(AFP) – June 4, 2010
SYDNEY — A bright spiralling light, believed by astronomers to be a rocket launched from Cape Canaveral, was spotted in skies across Australia's east coast just before dawn Saturday, sparking a UFO frenzy.
Described by some witnesses as a "lollipop-type swirl", the cloud of light was seen over country's three easternmost provinces -- New South Wales, Queensland and the Australian Capital Territory -- shortly before sunrise.
"It had a distinct bright centre, much like a bright star ... (with) trails spiralling and fattening out from it," Canberra resident James Butcher told broadcaster ABC of the spectacle, which he said lasted two or three minutes.
Other witnesses likened the spectacular phenomenon, footage of which was quick to hit the Internet, to a "huge revolving moon" with a swirl in the middle, or an illuminated cloud moving high and fast above the horizon.
"It certainly had that lollipop-type swirl ... but it was travelling low and fairly fast, and as it went past me and I looked up, it looked like a row of lights, maybe four lights," one Brisbane resident said.
An article written in ‘The handbook of unusual natural phenomena’ by William R Corliss in 1977 bears a striking resemblance to recent photos and videos that surfaced on the web about a strange looking vortex appearing over Norway.
The article states that "... ascending rockets punch detectable holes in the ionosphere and are sometimes heard hundreds of miles away. Rockets that release this much energy must also produce visible effects as the engines hot exhaust gases expand into the rarefied upper atmosphere and ionosphere. High-altitude winds blow the glowing exhaust plumes into fantastic shapes visible over great distances.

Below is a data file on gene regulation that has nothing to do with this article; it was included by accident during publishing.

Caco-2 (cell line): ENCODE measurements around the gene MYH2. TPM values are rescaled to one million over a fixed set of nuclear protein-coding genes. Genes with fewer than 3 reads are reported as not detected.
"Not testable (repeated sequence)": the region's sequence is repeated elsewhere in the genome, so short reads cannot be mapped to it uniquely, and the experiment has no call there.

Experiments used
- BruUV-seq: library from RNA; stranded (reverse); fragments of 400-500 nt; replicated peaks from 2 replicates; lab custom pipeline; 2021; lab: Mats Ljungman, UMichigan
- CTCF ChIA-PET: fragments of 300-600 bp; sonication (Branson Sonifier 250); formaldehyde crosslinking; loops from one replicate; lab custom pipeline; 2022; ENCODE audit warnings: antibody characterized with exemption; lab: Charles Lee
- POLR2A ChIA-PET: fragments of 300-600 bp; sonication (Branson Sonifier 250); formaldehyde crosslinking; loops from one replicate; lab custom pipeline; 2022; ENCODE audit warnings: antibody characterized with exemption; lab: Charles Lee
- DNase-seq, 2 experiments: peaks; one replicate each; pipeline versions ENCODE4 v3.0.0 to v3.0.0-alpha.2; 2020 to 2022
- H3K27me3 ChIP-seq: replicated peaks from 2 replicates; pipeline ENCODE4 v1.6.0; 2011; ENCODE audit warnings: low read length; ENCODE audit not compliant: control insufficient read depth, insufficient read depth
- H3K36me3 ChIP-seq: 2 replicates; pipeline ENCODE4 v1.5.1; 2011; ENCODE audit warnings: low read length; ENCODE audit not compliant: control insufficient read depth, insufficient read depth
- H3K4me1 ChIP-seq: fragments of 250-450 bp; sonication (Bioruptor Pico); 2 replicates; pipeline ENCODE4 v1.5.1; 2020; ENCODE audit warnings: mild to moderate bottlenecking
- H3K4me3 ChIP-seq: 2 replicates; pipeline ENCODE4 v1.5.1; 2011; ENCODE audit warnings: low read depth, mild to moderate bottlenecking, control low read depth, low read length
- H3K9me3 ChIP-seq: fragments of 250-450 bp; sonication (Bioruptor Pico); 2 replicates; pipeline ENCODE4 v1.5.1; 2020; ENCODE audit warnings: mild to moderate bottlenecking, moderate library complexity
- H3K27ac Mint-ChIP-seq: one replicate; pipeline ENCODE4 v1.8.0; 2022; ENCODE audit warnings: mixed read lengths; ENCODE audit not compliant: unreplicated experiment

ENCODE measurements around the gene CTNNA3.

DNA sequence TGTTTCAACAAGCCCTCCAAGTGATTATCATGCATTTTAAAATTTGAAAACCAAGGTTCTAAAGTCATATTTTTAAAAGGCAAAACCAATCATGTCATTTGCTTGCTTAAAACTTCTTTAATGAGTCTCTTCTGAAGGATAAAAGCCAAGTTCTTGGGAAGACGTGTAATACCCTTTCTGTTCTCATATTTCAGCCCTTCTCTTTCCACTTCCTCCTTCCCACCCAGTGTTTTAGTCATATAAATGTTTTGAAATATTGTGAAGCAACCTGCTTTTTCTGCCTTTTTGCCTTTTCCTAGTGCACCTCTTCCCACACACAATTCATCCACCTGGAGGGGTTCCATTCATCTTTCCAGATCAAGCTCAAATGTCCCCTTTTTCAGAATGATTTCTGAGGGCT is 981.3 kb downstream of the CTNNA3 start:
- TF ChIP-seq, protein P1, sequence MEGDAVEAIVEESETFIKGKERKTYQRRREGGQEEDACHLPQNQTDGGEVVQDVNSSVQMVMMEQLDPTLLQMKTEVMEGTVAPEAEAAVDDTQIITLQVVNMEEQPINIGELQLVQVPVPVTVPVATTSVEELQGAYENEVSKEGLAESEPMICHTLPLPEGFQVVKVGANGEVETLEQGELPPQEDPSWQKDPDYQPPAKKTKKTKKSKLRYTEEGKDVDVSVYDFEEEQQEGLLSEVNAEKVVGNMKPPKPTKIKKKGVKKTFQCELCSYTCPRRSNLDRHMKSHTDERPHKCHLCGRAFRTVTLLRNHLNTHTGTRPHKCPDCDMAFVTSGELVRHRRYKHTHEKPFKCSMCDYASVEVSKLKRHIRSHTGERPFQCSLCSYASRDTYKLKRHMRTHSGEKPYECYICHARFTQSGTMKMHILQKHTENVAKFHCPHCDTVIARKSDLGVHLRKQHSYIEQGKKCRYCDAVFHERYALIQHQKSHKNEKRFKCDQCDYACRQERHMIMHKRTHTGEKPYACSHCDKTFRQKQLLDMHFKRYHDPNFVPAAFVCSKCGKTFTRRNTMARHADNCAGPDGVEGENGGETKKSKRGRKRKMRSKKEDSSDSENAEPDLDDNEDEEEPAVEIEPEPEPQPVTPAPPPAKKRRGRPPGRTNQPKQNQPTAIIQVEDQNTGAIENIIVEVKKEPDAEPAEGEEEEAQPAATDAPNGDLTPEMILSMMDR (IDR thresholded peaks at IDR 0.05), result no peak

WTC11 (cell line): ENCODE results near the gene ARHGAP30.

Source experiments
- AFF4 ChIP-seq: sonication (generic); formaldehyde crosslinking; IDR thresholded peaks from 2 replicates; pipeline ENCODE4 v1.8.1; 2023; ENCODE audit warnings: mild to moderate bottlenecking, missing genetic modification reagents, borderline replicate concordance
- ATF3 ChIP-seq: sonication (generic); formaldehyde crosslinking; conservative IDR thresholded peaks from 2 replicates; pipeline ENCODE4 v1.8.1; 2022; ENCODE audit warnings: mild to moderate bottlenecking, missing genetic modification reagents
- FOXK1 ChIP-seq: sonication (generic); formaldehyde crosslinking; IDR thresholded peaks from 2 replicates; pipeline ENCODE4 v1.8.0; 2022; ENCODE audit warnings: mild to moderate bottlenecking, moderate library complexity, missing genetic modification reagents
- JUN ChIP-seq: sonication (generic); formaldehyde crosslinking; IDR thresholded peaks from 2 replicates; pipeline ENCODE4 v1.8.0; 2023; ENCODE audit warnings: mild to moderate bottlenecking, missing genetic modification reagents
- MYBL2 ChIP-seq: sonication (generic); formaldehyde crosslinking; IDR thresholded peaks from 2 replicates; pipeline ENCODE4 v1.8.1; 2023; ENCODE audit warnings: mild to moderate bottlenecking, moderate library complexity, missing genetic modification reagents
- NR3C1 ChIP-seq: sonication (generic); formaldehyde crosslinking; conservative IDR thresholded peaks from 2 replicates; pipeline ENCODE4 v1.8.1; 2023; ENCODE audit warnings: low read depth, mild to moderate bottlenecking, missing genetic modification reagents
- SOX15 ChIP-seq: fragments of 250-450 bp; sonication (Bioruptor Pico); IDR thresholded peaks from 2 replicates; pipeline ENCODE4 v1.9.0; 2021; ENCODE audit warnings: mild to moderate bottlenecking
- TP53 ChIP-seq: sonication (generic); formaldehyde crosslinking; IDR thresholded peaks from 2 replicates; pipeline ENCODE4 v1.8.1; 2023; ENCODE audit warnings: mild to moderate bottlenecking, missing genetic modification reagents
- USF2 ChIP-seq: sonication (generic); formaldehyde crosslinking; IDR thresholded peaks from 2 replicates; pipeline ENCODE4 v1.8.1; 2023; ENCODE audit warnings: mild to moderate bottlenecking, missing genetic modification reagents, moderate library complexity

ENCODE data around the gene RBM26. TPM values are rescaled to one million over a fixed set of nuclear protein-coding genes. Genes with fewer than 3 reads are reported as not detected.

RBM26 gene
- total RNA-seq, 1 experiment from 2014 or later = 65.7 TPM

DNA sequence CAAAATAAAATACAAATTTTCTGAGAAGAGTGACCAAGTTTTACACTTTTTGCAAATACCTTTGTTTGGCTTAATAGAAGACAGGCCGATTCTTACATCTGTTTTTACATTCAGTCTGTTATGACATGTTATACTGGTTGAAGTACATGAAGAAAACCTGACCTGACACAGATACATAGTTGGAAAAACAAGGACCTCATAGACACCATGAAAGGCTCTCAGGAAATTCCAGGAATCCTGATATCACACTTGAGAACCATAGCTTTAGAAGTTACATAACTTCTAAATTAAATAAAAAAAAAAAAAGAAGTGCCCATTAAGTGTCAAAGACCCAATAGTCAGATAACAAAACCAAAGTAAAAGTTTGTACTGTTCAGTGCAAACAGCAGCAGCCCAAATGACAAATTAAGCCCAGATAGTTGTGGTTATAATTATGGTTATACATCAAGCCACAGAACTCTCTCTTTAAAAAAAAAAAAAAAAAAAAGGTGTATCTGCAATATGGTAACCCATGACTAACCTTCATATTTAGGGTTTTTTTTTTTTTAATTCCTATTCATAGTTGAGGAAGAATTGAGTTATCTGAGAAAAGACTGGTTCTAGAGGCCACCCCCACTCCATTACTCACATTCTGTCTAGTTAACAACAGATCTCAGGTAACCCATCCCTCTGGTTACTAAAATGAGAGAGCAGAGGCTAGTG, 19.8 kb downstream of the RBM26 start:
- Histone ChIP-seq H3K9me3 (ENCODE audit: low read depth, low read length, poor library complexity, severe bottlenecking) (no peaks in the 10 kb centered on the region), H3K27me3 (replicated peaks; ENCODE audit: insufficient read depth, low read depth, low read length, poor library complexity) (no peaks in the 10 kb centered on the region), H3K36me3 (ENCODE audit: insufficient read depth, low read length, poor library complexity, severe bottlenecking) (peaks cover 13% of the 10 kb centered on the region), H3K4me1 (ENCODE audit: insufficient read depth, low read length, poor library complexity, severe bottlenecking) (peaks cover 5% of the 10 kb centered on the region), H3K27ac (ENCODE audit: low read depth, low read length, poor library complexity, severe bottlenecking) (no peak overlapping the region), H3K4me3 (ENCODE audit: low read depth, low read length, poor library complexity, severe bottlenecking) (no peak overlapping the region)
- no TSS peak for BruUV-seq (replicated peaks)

The NASA Centaur 2 launch on November 27th 1963 instigated several reports of strange luminous phenomena from ships far off the Florida coast. On the M.V. Wendover, bound from Dakar to Cape Town, the captain and many of the crew were treated to a spectacular show. “At first a small, white spherical cloud with a bright centre was seen bearing 230° at an altitude of 40°. It rapidly enlarged and assumed the form of perfectly defined concentric circles of light. The circles reached a maximum of 5° radius from altitude 40° to 50° and the greatest brightness was equal to that of a full moon. As the object passed across the sky, heading approximately 310° -130°, the concentric circles became elliptical with a ‘Catherine-wheel’ effect which gave the impression of anticlockwise rotation. When the body passed ahead of the vessel, the surrounding cloud of light dissolved and became the single bright white light usually associated with artificial satellites. (Marine Observer, 35: 20, 1965)
Sketches of the phenomena were submitted to the editor of the Marine Observer by the captains of the M.V Pennyworth and the M.V. Ripon, also in the North Atlantic well off Cape Canaveral."